The 13 Factors That Shape Brain Health

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When they think about brain health, people may often worry about conditions such as Alzheimer’s disease, the most common form of dementia, which an estimated 6.2 million older adults in the United States are living with in 2021.

The risk of neurodegenerative conditions should not be the only reason to look after our brains throughout our lives, though.

As we age, our brains naturally age with us, leading to effects such as patchy memory and reduced brain mass.

However, there are ways to help keep the brain “in shape” for longer and slow down its inevitable aging. There are also some key factors that influence how healthy the brain remains throughout life.

Cardiovascular health maintains the brain

There is strong evidence that brain health and cardiovascular health are closely connected, so damage to the heart and vascular system can negatively affect the brain.

The AHA came up with Life’s Simple 7 in 2017. This brief guide names seven key factors to look out for when it comes to cardiovascular health.

These are:

  1. blood pressure
  2. cholesterol
  3. blood sugar
  4. level of exercise
  5. diet
  6. body weight
  7. smoking status

According to the AHA, hypertension (high blood pressure), high cholesterol, high blood sugar, a sedentary lifestyle, a poor diet, a high body mass index (BMI), and smoking all place cardiovascular health at risk.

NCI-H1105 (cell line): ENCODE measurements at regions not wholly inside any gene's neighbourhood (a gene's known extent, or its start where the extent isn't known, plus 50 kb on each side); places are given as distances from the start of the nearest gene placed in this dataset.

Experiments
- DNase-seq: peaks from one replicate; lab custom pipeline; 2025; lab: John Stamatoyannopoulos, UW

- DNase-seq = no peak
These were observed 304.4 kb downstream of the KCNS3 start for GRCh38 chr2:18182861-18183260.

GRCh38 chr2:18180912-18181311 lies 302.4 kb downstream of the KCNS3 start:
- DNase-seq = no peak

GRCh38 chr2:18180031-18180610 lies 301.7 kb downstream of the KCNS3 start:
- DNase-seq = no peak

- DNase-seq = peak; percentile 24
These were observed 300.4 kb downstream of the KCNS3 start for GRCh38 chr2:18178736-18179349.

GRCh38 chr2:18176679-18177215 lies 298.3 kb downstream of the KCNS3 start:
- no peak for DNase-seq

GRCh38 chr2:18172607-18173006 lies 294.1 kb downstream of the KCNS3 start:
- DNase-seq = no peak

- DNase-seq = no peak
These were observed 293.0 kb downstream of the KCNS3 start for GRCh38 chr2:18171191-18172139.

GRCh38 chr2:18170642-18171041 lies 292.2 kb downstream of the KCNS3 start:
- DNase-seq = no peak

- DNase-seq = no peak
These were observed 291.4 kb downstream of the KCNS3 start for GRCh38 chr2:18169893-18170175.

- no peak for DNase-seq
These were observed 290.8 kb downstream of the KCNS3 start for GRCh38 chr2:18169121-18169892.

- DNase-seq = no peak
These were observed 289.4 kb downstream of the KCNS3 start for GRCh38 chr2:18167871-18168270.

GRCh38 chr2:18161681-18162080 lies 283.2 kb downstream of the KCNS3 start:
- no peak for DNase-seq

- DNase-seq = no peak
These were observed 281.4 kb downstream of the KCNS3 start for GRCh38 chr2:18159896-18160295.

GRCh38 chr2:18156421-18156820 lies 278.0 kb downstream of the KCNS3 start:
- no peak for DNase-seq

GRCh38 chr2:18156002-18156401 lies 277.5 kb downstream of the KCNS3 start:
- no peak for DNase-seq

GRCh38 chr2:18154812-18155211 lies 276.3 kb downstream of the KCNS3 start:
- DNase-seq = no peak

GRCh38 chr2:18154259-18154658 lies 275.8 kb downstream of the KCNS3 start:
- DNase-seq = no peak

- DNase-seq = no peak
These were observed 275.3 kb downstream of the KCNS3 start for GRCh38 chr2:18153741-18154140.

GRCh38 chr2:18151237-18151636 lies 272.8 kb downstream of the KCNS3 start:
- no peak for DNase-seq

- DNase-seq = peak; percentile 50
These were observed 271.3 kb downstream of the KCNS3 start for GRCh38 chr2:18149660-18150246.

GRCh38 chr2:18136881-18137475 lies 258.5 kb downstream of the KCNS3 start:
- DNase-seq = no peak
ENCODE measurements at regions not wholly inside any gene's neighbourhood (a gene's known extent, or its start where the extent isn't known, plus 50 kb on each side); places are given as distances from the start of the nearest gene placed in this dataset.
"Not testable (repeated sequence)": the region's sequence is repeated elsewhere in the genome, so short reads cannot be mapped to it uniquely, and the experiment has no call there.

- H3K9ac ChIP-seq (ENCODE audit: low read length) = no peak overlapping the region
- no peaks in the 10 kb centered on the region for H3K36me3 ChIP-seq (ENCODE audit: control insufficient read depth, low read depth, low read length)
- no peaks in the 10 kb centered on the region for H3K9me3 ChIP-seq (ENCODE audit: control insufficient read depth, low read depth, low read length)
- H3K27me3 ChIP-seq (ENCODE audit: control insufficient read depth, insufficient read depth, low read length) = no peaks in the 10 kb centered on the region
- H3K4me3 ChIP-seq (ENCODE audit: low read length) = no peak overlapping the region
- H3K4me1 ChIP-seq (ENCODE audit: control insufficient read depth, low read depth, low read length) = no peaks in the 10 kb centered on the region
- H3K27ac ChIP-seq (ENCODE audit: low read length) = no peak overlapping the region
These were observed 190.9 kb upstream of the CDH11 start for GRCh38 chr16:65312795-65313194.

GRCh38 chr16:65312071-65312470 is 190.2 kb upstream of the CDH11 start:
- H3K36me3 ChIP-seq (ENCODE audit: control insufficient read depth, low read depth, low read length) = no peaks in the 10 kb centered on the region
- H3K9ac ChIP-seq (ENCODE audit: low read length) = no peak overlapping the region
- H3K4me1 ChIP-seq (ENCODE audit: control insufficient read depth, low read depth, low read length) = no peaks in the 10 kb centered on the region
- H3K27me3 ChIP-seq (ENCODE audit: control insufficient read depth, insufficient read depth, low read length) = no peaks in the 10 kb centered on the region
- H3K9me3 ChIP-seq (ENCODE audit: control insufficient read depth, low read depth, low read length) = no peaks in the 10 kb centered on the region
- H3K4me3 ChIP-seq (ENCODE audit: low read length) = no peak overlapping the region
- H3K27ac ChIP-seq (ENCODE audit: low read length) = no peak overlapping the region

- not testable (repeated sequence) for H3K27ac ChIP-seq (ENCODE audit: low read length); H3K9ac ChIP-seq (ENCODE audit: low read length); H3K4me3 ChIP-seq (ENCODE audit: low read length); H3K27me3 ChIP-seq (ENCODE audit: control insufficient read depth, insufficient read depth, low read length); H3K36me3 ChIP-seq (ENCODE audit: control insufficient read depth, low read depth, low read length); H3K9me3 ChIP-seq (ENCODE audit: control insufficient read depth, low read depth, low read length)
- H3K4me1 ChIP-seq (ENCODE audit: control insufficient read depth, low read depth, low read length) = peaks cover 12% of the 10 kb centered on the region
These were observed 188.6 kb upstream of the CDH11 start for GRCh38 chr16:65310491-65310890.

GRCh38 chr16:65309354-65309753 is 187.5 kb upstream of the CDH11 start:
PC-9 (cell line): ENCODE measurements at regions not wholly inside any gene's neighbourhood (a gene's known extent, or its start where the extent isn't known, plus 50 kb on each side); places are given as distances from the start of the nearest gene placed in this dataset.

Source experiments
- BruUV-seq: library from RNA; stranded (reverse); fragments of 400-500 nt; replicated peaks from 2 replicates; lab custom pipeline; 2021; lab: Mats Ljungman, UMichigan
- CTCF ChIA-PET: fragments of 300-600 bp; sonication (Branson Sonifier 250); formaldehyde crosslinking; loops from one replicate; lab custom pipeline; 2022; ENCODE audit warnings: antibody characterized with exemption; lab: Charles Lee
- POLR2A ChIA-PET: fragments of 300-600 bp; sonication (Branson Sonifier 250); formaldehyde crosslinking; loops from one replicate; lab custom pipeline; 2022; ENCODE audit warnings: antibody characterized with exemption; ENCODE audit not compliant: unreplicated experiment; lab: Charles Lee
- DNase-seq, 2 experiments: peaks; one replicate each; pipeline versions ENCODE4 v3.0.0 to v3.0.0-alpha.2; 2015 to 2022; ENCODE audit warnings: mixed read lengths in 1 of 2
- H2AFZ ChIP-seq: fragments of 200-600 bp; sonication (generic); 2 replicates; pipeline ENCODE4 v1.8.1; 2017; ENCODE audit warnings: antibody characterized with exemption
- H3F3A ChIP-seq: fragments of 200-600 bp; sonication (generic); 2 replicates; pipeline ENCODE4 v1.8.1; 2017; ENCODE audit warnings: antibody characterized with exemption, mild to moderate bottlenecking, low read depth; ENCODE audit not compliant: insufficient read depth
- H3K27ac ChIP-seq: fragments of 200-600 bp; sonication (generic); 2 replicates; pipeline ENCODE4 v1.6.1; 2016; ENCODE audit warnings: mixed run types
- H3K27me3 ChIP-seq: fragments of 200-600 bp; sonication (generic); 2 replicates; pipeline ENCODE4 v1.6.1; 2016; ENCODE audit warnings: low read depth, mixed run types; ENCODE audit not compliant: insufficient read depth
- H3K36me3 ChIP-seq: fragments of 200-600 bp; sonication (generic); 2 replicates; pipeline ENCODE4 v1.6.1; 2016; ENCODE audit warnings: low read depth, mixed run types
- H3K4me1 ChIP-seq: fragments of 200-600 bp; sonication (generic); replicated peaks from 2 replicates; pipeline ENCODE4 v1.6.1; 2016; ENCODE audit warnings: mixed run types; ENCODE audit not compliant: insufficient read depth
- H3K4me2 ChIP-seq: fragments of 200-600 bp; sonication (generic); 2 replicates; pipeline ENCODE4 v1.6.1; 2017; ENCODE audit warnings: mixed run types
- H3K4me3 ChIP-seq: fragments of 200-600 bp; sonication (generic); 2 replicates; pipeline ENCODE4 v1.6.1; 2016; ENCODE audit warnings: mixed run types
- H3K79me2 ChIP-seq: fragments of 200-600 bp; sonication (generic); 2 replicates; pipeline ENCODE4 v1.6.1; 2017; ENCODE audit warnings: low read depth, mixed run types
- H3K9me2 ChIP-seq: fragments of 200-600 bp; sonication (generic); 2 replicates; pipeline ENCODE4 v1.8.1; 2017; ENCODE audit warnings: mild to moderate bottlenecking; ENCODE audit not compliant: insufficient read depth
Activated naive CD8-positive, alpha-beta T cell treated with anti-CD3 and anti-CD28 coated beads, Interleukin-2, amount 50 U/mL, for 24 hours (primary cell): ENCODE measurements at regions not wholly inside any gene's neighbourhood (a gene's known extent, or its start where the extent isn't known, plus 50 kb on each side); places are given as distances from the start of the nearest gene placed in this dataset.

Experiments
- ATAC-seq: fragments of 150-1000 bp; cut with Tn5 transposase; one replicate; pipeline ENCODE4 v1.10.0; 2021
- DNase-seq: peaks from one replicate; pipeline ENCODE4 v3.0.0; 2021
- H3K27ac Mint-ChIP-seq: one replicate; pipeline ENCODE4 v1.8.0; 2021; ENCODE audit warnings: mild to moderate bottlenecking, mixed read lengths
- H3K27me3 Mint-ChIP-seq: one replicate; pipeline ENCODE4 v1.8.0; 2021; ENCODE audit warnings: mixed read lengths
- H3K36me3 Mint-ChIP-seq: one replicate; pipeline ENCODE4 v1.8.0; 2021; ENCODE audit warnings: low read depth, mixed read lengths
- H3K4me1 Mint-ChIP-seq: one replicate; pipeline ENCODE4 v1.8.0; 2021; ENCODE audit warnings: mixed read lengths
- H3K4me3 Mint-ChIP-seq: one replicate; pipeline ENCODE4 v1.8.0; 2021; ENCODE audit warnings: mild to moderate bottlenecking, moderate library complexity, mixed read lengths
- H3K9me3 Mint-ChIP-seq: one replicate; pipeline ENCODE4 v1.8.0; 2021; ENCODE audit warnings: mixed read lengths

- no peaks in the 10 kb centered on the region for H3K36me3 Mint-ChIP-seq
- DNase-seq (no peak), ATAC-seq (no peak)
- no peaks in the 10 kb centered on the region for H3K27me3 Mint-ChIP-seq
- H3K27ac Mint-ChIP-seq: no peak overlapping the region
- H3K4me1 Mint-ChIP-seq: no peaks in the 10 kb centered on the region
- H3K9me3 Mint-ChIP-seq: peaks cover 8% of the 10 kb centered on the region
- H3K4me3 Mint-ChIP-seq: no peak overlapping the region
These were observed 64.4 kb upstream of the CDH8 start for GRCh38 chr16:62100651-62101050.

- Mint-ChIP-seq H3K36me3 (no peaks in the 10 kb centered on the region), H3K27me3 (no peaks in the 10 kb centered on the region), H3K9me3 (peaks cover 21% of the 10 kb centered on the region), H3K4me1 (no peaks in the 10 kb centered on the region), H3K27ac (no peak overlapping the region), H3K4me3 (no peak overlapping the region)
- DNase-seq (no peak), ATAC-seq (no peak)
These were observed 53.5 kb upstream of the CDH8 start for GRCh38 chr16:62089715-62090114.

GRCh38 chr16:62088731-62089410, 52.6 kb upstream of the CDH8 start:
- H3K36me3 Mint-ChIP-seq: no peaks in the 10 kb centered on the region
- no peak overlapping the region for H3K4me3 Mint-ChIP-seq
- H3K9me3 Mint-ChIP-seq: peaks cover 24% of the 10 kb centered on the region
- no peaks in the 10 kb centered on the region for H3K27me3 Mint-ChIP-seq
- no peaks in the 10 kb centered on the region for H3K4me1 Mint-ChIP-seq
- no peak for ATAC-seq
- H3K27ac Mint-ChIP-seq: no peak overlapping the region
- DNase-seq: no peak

However, the good news is that these are all environmental factors that individuals may be able to take steps to modify.

Now, in a new scientific statement that appears in the journal Stroke, the AHA reiterate the importance of these seven factors to maintain the health of not only the cardiovascular system but also the brain.

“Many people think of high blood pressure, type 2 diabetes, and other risk factors as affecting only heart health, yet these very same risk factors affect our brain health,” says Dr. Ronald M. Lazar, Ph.D., the Evelyn F. McKnight Endowed Chair for Learning and Memory in Aging and director of the Evelyn F. McKnight Brain Institute at the University of Alabama at Birmingham School of Medicine.

Dr. Lazar, who is the first author of the scientific statement, also notes, “Patients might be more likely to pay attention to the importance of addressing modifiable risk factors if they understood the links.”

‘Prevention doesn’t start in older age’

This scientific statement actually provides guidelines for primary care clinicians, instructing them on what to look out for when they advise their patients on maintaining or improving their brain health.

“Primary care is the right home for practice-based efforts to prevent or postpone cognitive decline,” notes Dr. Lazar. He goes on to explain:

“Primary care professionals are most likely to identify and monitor risk factors early and throughout the lifespan. Prevention doesn’t start in older age; it exists along the healthcare continuum from pediatrics to adulthood. The evidence in this statement demonstrates that early attention to these factors improves later life outcomes.”

Dr. Ronald M. Lazar, Ph.D.

In addition to Life’s Simple 7, the authors of the statement argue that six other factors are crucial when it comes to brain health.

These factors influence cognitive ability over time. They are depression, social isolation, alcohol use, sleep disorders, insufficient education, and hearing loss.

Full story at Medical News Today